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Extreme savings: Washed baggies and unflushed toilets

Some of these frugal tactics are just plain gross.

By Donna_Freedman Oct 1, 2009 1:17AM

Re-used any dental floss lately?

All together now: Eeeewwww!

Yet a reader of the Smart Spending message board knows a guy who did this. "There’s nothing grosser than dental floss hanging over the towel rack," said the reader, who posts as "Willowtears."

Sure there is. How about the folks who flush their toilet only once a day?  Or the guy who would re-use wash water "until it was black"?  Or the woman whose mom strained and re-used cooking oil regardless of pedigree: "Doughnut-flavored taquitos, yum."

All this came from the "Most Extreme Savings Tactics" thread on the message board.  I’m pretty extreme myself, but I flush my toilet each and every time, thanks.

I’d also like to note that floss is "a one-time-use item," according to my dental-hygienist sister.

That said, a number of the "extreme" suggestions seemed logical to me -- good ways to deal with temporary reversals of fortune or to help save for a long-term financial goal.

Besides, "it’s just stupid to spend more money than you have to on things you need," according to a woman posting as "ManyaP."  That’s why her all-purpose cleaner is a spray bottle full of a bleach-and-water solution. It smells like a product called Clorox Anywhere Spray.

Well, there’s one difference: Clorox Anywhere Spray costs $3, and ManyaP can make her version for about 3 cents.

TP is also a one-time-use item
People who wash and re-use plastic storage bags are the trainspotters of the frugality movement, derided as parsimonious kooks who waste time and energy to save a couple of pennies.  But compared to some of the stuff on that "Extreme Savings" thread, baggie-washers look downright mainstream.

Consider the paper-towel trisectioners and teabag triple-dippers, fridge-unpluggers and bathwater-sharers, spaghetti-sauce diluters and dryer-sheet stretchers ("three uses before they lose their 'ability,'" according to one reader).

And then there are the toilet paper re-rollers, who turn two-ply paper into two separate rolls -- and at least one toilet-paper re-user. A reader posting as "ckf179" claims her elderly neighbor lets urine-damp toilet tissue dry for another go, as it were.

This is the sort of thing that gives frugality a bad name.  Yet it's worth noting that some of these activities were only observed by readers, and actually performed by Depression-era parents or grandparents who did what they had to do to survive.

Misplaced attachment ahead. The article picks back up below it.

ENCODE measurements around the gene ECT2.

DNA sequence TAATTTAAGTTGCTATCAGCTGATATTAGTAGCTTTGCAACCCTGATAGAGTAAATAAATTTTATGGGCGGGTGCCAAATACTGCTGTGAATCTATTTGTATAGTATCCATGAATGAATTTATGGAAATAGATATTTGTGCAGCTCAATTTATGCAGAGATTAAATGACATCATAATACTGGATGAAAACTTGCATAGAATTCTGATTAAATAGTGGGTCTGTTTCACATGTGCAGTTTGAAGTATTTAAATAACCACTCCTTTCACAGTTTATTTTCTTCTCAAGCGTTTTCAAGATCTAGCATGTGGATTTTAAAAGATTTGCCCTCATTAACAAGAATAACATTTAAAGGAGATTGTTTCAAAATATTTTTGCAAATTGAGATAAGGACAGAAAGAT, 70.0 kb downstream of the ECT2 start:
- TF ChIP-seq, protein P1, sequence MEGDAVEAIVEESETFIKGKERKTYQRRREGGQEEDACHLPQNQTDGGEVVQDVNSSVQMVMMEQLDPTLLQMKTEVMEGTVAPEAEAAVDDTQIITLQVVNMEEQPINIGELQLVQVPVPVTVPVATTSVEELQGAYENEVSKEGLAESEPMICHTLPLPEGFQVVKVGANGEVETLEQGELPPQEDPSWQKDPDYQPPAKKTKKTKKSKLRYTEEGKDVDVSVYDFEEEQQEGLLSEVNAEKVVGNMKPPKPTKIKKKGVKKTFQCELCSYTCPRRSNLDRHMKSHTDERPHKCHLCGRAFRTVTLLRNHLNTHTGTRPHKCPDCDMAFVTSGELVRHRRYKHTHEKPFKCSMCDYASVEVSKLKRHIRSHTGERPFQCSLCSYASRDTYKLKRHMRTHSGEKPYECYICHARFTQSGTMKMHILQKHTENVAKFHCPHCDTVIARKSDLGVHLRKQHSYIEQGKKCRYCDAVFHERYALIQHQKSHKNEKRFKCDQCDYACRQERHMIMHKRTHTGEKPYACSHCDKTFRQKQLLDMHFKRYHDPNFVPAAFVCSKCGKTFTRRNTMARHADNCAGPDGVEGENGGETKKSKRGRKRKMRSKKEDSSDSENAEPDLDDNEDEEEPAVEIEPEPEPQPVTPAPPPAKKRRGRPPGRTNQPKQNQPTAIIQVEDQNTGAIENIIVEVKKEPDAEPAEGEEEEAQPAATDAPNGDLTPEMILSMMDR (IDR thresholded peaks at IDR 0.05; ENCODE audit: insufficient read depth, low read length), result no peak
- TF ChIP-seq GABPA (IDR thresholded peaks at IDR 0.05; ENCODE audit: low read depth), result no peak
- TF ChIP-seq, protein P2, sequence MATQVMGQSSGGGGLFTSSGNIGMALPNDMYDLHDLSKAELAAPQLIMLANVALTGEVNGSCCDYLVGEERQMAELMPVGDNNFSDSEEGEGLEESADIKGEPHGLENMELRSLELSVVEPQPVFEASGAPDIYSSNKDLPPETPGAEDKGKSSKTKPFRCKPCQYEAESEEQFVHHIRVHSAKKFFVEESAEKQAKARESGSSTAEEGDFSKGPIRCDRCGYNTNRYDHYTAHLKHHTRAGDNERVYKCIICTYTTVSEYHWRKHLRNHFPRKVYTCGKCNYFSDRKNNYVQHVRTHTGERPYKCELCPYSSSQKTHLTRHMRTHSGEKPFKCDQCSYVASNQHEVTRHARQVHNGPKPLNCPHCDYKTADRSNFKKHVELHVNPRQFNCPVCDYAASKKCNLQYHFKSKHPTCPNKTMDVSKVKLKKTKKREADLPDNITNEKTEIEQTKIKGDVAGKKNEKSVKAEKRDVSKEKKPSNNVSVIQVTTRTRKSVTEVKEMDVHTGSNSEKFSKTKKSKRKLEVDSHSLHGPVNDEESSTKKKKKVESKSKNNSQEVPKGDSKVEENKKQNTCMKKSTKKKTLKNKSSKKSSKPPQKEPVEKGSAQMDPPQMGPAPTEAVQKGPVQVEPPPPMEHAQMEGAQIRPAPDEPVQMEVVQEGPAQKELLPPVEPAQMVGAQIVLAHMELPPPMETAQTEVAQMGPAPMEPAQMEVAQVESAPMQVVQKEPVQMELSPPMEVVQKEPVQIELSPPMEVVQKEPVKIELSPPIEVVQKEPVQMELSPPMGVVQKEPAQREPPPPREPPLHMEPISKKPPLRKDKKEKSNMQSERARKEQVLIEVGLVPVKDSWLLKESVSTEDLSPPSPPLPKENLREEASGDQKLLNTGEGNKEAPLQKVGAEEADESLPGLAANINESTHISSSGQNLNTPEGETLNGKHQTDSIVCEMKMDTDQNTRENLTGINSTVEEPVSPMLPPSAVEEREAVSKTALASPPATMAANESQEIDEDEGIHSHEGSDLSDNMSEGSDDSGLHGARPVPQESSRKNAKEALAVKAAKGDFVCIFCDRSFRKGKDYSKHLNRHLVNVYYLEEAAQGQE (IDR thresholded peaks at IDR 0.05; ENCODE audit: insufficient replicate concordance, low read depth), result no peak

Not all of the old ways are good ways. As ckf179 noted, she's learned a lot from her neighbor, but "I can’t quite convince myself to leave drying TP around the bathroom."

Build a cheaper pickle . . .
Smart Spending readers offered plenty of present-day ideas, too. Some are clever, some obvious (turn off the lights when you're not in the room), and some arguably false or unethical economies.  A few examples:

  • Stain won’t come out of your shirt?  Dye it black, suggests "Dallas1979."
  • After finishing a jar of pickles, "Jestjack" sliced half a 39-cent cucumber into the brine.  Two days later, he had more pickles.  He also "stretches" canned tuna with bread-heel crumbs, and re-sharpens utility-knife blades.
  • "E-Diva" has gone on "quite a few" dates with people she wasn’t interested in, just to get free dinners.
  • "CJs Babcia" volunteers to clean up after work-related parties, obeying the command to "throw out" the leftovers.  Kind of: "I throw it in the back of my car and then into my fridge."
  • Cute kids mean cut rates at garage sales. Willowtears let her daughter negotiate for a small color TV. She paid a buck, and has used it for more than a decade.
  • Buy only freezer-type bags because they’re strongest, advises "Ohio Belle."  She tosses hers in with the laundry.  "A box can last me for about a year."

(Full disclosure: My quart-sized Ziplocs are on their third tour of wild-blackberry duty.  However, I have never washed dental floss.)

I’m not cheap, I’m eco-friendly
Remember: You can always represent your tightwad ways as environmental awareness. Explain that you're being eco-friendly by shining your shoes with banana peels, wrapping birthday gifts in the Sunday funnies, and cutting the feet off worn-out socks so you can use what's left as washrags.

So click on the Smart Spending thread and read some of the other extreme advice. Some may strike you as hilarious, or appalling.  But it's also optional. Frugal tips are like any other financial advice: try what might work for your particular situation, ignore the rest. You may be surprised to find what a difference it can make in your bottom line.

And speaking of the bottom line: Please feel free not to dry your toilet paper. Or to use both sides of it. (Eeeewwww!)

Published Sept. 22, 2007



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